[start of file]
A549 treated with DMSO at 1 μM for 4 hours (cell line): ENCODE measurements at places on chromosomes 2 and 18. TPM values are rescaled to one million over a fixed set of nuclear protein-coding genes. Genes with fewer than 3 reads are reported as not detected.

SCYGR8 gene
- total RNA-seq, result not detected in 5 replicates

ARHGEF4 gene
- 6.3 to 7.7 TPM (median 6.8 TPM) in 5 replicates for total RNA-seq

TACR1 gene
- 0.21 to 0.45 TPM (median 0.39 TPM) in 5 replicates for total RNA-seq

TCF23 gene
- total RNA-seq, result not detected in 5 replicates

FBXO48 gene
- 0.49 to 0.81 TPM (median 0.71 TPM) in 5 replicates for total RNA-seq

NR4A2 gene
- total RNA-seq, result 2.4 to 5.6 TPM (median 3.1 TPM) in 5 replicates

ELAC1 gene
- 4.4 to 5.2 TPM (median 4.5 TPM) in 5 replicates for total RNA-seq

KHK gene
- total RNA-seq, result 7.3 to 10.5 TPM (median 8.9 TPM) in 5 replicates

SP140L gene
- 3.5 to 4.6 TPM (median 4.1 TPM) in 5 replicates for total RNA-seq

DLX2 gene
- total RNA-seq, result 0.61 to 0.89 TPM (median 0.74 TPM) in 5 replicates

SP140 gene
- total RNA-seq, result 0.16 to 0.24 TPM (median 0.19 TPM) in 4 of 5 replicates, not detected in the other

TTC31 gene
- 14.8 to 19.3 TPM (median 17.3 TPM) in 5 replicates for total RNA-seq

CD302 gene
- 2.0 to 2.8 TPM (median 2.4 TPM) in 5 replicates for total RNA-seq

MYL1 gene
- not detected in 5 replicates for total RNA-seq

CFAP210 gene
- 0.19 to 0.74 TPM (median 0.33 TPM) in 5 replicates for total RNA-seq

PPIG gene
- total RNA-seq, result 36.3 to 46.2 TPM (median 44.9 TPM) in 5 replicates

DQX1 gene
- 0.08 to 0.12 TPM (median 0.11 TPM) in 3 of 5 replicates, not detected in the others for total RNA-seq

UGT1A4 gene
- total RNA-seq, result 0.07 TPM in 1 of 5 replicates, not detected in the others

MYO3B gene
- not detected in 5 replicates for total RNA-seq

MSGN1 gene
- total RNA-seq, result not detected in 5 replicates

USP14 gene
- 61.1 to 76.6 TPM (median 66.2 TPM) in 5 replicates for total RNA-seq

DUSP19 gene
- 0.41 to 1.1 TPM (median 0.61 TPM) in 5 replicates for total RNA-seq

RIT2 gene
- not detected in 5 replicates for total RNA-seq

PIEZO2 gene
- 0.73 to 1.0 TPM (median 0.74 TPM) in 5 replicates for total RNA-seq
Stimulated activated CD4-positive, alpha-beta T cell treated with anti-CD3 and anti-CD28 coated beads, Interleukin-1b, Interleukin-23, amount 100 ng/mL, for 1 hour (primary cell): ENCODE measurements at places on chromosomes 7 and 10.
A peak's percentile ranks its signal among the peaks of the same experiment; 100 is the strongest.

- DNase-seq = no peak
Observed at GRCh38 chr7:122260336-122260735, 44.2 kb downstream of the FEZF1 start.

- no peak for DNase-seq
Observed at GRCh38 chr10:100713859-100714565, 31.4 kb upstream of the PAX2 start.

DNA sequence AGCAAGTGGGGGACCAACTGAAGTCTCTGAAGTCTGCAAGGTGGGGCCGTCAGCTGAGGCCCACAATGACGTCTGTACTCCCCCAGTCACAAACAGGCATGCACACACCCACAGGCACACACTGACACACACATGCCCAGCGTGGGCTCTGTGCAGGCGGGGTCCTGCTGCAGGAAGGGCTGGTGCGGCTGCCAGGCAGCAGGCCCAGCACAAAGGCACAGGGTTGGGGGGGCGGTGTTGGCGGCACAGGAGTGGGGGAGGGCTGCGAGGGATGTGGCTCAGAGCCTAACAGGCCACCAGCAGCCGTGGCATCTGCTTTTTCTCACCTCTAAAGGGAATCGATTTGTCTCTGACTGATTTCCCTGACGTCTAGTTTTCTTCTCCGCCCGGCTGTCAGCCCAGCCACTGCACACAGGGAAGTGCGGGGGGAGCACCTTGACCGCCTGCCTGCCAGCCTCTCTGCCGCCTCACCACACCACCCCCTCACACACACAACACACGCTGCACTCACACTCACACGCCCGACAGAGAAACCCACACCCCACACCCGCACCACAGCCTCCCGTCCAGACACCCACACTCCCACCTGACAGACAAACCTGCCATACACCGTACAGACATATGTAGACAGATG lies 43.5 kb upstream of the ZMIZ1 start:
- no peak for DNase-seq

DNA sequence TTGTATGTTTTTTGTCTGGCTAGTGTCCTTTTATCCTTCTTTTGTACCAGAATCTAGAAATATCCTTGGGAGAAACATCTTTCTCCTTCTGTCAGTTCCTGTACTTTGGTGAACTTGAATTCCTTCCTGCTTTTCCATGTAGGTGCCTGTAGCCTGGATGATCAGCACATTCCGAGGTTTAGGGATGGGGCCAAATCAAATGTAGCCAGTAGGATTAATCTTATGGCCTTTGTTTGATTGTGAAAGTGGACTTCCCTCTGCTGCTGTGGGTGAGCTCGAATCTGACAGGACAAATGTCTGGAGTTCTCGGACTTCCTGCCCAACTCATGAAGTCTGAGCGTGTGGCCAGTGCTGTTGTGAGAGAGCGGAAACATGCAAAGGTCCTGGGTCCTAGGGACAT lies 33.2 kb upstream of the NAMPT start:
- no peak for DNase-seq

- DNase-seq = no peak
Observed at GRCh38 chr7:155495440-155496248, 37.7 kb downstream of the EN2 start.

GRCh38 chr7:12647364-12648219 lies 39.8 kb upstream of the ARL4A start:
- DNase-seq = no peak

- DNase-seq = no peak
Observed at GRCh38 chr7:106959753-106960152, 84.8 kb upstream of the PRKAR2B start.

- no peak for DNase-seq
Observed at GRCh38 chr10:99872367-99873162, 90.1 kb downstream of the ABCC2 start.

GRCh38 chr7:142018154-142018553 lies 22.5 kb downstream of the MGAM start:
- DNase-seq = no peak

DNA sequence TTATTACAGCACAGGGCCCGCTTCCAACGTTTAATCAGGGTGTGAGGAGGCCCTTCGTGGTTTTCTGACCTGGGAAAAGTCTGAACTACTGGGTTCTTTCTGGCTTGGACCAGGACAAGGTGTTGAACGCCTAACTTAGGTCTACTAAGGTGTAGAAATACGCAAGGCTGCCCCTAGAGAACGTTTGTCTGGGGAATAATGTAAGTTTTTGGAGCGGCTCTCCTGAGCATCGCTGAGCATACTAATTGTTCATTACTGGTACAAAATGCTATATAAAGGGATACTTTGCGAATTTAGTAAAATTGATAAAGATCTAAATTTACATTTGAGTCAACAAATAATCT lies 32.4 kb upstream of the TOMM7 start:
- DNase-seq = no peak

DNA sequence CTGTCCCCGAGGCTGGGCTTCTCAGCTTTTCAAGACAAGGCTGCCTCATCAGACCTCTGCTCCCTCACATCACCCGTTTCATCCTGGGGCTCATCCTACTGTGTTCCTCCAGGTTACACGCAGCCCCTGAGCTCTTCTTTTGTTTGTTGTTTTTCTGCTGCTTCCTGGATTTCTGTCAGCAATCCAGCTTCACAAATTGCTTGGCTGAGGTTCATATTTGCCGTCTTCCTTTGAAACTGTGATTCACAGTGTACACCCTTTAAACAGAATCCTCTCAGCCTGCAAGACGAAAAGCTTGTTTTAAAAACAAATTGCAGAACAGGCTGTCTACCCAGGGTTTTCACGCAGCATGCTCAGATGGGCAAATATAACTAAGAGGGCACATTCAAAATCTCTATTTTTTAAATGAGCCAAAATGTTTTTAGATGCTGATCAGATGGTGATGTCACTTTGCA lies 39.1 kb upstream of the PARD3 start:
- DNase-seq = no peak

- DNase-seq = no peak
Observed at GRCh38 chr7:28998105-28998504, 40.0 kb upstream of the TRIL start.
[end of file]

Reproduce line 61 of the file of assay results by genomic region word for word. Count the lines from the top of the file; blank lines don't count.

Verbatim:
Observed at GRCh38 chr7:155495440-155496248, 37.7 kb downstream of the EN2 start.